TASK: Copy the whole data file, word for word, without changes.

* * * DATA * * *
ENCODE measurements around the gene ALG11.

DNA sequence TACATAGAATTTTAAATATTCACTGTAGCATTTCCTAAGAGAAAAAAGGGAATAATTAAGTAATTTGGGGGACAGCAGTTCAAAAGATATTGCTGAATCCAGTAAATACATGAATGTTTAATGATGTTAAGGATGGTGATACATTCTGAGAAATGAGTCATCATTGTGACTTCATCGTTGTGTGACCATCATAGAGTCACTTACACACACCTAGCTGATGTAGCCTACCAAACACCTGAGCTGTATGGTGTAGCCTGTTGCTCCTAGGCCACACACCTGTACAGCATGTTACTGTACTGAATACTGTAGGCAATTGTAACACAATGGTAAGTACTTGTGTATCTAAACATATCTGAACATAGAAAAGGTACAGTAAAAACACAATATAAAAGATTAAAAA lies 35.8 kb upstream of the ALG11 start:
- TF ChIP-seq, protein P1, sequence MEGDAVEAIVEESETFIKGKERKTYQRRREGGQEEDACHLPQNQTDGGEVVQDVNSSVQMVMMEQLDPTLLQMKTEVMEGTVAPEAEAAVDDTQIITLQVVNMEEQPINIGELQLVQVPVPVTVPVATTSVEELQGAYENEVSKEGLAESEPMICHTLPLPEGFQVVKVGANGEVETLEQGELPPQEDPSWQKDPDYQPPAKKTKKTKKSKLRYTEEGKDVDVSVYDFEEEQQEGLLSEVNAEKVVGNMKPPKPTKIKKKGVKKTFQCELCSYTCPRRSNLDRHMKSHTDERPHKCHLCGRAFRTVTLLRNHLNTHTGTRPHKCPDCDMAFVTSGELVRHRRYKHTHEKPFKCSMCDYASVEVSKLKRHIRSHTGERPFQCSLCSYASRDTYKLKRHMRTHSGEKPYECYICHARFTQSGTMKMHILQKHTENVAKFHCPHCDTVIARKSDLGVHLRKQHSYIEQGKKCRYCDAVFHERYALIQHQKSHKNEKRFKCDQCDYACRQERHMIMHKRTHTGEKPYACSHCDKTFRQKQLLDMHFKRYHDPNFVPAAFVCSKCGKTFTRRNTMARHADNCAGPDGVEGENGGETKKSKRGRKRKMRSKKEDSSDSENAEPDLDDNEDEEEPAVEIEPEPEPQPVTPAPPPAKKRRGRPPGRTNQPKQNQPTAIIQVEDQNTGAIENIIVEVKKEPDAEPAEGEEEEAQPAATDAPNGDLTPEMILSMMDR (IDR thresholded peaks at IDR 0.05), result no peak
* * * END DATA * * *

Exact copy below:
ENCODE measurements around the gene ALG11.

DNA sequence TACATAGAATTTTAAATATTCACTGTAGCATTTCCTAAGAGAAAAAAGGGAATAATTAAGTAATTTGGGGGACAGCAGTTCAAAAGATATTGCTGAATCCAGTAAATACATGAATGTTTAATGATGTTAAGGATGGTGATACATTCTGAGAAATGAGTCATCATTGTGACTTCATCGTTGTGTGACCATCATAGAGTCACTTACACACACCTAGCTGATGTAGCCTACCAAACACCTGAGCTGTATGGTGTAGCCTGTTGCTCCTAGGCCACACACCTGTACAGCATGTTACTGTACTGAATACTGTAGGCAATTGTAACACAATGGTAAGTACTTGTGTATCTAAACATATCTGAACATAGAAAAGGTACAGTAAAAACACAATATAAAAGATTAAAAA lies 35.8 kb upstream of the ALG11 start:
- TF ChIP-seq, protein P1, sequence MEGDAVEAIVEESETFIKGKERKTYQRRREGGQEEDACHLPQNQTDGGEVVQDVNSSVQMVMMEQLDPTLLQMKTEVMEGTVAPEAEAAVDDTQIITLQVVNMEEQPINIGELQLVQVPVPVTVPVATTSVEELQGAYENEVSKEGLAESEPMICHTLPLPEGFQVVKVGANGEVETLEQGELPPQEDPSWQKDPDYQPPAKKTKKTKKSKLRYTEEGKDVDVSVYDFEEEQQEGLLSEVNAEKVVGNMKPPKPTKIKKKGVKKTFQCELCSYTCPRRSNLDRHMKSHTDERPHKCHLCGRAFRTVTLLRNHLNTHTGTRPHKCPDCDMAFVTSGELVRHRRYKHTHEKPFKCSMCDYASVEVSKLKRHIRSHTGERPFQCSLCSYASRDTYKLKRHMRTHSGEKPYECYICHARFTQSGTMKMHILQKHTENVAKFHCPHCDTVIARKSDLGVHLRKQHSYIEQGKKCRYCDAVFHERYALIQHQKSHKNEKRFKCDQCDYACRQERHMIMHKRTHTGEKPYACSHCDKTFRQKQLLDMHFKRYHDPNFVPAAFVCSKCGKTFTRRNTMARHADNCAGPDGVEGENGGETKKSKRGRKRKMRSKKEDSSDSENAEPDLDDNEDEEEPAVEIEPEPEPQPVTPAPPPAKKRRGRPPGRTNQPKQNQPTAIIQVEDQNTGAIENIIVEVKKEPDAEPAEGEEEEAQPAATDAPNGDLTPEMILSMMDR (IDR thresholded peaks at IDR 0.05), result no peak